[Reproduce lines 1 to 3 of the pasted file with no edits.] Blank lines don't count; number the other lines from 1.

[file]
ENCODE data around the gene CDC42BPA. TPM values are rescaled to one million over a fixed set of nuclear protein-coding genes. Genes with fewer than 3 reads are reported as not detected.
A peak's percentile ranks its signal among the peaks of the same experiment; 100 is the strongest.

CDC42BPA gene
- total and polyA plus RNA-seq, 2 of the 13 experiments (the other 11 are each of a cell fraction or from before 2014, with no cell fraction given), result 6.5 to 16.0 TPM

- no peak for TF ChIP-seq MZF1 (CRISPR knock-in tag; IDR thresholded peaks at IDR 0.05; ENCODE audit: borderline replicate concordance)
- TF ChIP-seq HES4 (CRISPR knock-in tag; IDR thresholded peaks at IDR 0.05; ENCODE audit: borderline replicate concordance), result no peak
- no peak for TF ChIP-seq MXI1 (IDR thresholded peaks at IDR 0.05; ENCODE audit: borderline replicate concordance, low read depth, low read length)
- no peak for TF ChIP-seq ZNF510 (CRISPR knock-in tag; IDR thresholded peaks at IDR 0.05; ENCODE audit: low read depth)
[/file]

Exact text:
ENCODE data around the gene CDC42BPA. TPM values are rescaled to one million over a fixed set of nuclear protein-coding genes. Genes with fewer than 3 reads are reported as not detected.
A peak's percentile ranks its signal among the peaks of the same experiment; 100 is the strongest.

CDC42BPA gene